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The future of music, books and video retail is niche

No more major music, book and video stores by 2015? Maybe make that 2014

Bookstore

In late 2011 I wrote a post called ‘Why there may be no major book and music stores by 2015′ in which I looked at how the sales and profitability of the major MBV retailers in the UK, US and Australia had been squeezed since Amazon and iTunes reached critical mass in 2005.

The casualty list has grown since with HMV UK and Blockbuster UK closing in January 2013.

 

The Music, Book and Video Retail Graveyard – Updated

North America

Tower Records – 2006
Virgin Megastores – 2009
Blockbuster Video US – 2010 (rescued from Chapter 11 in 2011)
Blockbuster Video Canada – 2011
Borders – 2011

United Kingdom

Fopp Music – 2007
Virgin Megastores / Zavvi – 2008
Borders – 2009
HMV – 2013
Blockbuster – 2013

Australia

HMV – 2009
Virgin Megastores – 2010
Borders – 2011

Trying To Avoid Death’s Door

Barnes & Noble

B&N is the last major book chain the US. While the college stores its acquired in 2009 continue to perform, its main retail business is being propped up by its online store. Its bricks and mortar retail business  has an estimated operating margin of just 1.5% after stripping out the effect of the online store. Its CEO plans to shrink the store network by about a third.

The network surgery as well as finding co-investors for its heavily loss making Nook e-reader could stave off Chapter 11 for B&N but it may have to retreat physically more than it plans. The company has been loss making since 2010.

Blockbuster US

Last week Blockbuster announced it would be closing a further 300 stores in response to the declining physical video rental market. That would bring its network reach to 500, down from its all time high of 4,000.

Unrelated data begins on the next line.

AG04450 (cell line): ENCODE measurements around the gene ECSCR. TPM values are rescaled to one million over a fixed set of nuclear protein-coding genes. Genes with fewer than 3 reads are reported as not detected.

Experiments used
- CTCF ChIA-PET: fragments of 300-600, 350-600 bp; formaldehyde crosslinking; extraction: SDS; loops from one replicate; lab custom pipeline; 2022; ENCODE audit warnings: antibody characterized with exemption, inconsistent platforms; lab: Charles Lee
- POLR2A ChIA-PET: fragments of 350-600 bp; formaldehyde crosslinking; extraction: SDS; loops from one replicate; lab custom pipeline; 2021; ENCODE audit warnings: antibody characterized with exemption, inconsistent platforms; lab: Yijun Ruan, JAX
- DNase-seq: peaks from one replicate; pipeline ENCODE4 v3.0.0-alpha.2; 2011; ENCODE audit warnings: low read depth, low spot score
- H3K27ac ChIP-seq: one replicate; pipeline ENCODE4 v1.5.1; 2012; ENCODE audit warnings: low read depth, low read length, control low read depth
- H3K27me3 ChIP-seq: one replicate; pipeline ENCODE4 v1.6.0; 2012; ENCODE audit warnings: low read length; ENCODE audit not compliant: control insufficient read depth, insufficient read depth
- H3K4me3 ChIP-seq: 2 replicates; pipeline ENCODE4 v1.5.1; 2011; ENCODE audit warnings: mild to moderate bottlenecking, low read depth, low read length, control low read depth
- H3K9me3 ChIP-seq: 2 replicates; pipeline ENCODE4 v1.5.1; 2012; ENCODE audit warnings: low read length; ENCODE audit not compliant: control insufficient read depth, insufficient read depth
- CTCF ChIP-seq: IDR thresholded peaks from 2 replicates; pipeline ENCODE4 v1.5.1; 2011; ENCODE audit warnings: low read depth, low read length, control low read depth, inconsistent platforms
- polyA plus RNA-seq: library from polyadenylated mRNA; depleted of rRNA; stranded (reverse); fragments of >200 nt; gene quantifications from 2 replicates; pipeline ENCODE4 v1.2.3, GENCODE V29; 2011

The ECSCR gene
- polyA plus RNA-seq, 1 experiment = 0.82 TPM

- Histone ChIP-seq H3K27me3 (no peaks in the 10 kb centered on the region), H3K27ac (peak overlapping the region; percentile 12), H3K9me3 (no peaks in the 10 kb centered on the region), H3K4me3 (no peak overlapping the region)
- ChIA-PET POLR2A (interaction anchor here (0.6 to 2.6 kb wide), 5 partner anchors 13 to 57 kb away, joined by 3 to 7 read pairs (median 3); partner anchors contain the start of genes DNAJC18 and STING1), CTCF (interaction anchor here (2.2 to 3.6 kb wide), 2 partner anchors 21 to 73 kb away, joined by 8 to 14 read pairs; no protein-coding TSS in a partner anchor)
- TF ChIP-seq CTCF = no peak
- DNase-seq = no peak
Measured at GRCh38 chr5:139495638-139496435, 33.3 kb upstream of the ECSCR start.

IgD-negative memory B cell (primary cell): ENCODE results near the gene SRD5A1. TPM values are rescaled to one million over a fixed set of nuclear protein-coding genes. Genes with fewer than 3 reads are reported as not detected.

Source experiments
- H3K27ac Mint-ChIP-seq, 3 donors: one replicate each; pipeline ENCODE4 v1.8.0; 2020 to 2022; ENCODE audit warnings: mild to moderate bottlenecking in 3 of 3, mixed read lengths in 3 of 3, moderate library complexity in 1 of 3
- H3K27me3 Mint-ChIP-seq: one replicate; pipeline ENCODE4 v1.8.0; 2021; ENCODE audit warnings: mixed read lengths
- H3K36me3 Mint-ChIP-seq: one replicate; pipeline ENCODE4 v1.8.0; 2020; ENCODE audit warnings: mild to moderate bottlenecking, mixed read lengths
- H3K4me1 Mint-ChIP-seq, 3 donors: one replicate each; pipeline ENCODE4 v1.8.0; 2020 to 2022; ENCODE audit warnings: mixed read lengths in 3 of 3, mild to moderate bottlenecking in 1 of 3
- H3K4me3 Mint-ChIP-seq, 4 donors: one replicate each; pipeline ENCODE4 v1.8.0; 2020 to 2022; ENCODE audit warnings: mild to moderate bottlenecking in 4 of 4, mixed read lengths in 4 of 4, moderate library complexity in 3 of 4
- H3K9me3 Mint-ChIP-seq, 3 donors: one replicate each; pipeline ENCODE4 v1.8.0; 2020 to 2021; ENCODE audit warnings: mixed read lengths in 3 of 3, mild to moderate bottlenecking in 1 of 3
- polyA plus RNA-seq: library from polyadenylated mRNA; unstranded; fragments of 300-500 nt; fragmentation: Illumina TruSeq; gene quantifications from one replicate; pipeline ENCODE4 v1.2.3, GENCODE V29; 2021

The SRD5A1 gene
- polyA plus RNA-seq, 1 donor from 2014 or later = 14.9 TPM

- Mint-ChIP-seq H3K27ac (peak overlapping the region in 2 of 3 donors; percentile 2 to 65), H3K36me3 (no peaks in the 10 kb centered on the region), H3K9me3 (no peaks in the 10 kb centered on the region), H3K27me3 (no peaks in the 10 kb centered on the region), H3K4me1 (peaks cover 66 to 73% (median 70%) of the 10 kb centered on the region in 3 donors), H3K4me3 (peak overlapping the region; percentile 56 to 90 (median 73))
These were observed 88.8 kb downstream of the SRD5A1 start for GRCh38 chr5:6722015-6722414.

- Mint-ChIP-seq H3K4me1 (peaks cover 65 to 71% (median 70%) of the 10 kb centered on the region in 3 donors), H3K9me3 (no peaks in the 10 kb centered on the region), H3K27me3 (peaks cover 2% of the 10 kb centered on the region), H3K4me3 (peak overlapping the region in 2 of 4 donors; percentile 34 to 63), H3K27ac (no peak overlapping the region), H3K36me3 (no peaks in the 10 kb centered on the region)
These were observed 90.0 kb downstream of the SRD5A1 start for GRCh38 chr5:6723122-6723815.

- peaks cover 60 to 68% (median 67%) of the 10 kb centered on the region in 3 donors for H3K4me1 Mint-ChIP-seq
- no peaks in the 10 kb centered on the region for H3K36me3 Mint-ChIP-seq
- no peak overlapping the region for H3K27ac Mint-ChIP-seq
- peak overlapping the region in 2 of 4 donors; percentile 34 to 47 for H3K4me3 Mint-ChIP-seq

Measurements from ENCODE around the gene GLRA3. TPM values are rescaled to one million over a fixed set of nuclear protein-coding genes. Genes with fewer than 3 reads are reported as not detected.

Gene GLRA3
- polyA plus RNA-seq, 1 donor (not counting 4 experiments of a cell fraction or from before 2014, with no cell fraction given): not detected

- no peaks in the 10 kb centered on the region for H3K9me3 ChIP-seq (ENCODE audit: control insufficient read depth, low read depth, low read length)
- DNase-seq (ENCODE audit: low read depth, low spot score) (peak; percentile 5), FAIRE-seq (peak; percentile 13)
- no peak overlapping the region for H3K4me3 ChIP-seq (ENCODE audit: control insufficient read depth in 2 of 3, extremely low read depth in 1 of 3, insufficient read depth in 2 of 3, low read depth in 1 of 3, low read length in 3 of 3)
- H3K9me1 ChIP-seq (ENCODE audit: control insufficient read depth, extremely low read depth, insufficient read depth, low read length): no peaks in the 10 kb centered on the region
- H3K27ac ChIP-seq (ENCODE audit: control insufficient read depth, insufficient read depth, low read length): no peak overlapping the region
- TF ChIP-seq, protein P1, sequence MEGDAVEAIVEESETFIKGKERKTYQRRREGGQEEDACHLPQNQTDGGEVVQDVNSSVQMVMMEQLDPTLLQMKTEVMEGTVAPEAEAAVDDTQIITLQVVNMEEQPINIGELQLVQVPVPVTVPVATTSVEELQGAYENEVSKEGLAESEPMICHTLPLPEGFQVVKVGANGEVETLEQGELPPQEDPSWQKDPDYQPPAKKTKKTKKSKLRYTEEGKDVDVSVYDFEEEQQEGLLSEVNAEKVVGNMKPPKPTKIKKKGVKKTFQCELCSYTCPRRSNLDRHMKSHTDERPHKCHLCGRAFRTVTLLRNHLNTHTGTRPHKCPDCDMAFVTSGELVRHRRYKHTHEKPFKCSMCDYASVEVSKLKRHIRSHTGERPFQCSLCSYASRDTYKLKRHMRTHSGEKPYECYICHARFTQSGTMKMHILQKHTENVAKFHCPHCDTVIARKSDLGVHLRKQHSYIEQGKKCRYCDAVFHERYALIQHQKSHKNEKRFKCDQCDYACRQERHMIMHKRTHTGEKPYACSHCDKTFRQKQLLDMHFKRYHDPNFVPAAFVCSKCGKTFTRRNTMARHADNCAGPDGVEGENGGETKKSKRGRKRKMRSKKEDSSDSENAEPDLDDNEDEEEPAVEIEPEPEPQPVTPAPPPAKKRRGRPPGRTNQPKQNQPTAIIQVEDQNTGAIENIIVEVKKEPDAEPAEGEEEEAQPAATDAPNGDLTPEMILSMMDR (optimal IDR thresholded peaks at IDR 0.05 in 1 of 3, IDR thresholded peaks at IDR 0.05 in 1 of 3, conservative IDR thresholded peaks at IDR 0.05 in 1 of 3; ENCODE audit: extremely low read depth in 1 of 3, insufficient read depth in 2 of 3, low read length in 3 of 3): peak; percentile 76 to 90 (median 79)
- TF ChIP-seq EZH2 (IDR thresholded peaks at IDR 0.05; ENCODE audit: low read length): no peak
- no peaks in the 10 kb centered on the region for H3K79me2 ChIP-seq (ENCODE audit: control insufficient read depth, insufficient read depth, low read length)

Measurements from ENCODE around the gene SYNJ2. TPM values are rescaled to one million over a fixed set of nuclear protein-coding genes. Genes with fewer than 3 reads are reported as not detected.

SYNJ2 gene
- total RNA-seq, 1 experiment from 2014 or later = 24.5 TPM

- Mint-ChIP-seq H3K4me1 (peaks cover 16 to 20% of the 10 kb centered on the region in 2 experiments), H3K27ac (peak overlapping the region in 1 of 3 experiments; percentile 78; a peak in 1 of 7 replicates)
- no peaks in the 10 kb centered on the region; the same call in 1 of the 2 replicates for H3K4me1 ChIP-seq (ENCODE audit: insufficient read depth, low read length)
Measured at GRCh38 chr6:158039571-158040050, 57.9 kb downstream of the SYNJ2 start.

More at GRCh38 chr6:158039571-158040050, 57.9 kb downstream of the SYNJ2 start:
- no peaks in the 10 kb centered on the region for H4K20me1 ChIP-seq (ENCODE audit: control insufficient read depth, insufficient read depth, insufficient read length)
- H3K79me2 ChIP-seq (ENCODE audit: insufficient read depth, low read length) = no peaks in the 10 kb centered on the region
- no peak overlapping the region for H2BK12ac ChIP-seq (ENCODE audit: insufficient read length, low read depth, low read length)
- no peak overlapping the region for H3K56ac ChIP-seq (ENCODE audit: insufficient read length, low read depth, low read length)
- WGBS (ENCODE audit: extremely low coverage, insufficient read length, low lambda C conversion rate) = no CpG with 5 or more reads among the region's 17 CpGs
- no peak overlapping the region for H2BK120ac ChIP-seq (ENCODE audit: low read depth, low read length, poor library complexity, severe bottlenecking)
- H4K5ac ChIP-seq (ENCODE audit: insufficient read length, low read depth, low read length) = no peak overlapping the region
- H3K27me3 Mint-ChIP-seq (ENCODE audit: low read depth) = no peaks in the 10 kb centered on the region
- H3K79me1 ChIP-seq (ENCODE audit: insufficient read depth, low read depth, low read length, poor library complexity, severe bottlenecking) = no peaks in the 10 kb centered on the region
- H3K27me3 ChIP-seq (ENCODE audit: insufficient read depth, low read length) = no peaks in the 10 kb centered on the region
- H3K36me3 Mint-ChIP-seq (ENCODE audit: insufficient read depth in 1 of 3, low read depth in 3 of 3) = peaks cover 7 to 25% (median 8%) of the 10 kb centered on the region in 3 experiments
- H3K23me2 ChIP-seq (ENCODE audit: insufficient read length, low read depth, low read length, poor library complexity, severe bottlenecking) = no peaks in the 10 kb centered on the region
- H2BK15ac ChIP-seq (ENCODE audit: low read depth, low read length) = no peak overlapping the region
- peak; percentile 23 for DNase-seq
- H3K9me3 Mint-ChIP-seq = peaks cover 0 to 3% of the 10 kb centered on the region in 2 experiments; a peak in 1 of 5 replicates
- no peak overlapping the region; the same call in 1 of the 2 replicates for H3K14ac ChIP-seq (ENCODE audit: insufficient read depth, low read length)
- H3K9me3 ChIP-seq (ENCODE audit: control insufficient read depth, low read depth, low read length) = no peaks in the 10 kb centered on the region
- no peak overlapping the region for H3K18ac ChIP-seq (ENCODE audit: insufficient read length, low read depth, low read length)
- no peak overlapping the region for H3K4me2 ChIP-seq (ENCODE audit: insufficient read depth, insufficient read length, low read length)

Waterstones UK

Waterstones bookstores in the UK and Ireland were bought from a distressed HMV in 2011. The turnaround plan included selling Kindles and abandoning ’3 for 2′ and national bestseller promotions in favour of wider, fuller priced and more localised product ranges. The store network has been shrunk slightly and the company’s traditional branding revived.

When Waterstones went into private hands it was generating just 1.9% operating margin, down from 5% to 6% pre Amazon. I hope the turnaround is working but I suspect the network will need to shrink further.

Sanity Music AU

Sanity Music still operates 150 stores in Australia but it has been withdrawing from capital cities to focus on regional towns where competition is less intense and postal deliveries from online stores take much longer.

 

Solution 1- Go niche

There are some MBV retailers that appear to be surviving and they have done so by focusing on niches. The survival strategies outlined above by B&N, Waterstones and Sanity are based on a controlled withdrawal to what is hoped to be a sustainable niche. Here are some others.

Academic bookstoresBarnes and Noble’s college stores and Blackwell’s University Bookshops (UK) recognise that academic and reference books are slower to move online, command higher price points and are sustained by college course requirements.

Cultural bookstores – Small chains such as Readings (selected Melbourne inner suburbs) and Books Inc (selected San Francisco suburbs) focus on communities with a strong cultural demographic. Ultimately I think Waterstones will need to work towards this model.

Solution 2 – Cannibalise Yourself and Diversify

Recent history is littered with failed or failing businesses that held back new products because they would cannibalise the existing core products (Kodak/Digital Camera, Sony/MP3, Yellow Pages/Online Search, Australian Department Stores/Online retail). Self cannibalisation should therefore be embraced.

JB Hi-Fi, an Australian music, video and technology retailer, continues to confound markets trends through forms of cannibalisation. For several years it has been aggressively pushing streamed music services and its version of iTunes as alternatives to its own CD sales. It quickly swapped CD and video space for the hardware which would accelerate the decline in music and video – first MP3 players, then PCs, tablets, media storage units and phones. Only 23% of its sales are now from music, video and games.

So, will there be major music, book and video stores by 2015?

I’m still inclined to think not.

For those that choose to go niche, they may shrink themselves to the point where they are no longer major retailers. For those that cannibalise physical music books and video and diversify, they may cease to be music book and video retailer.

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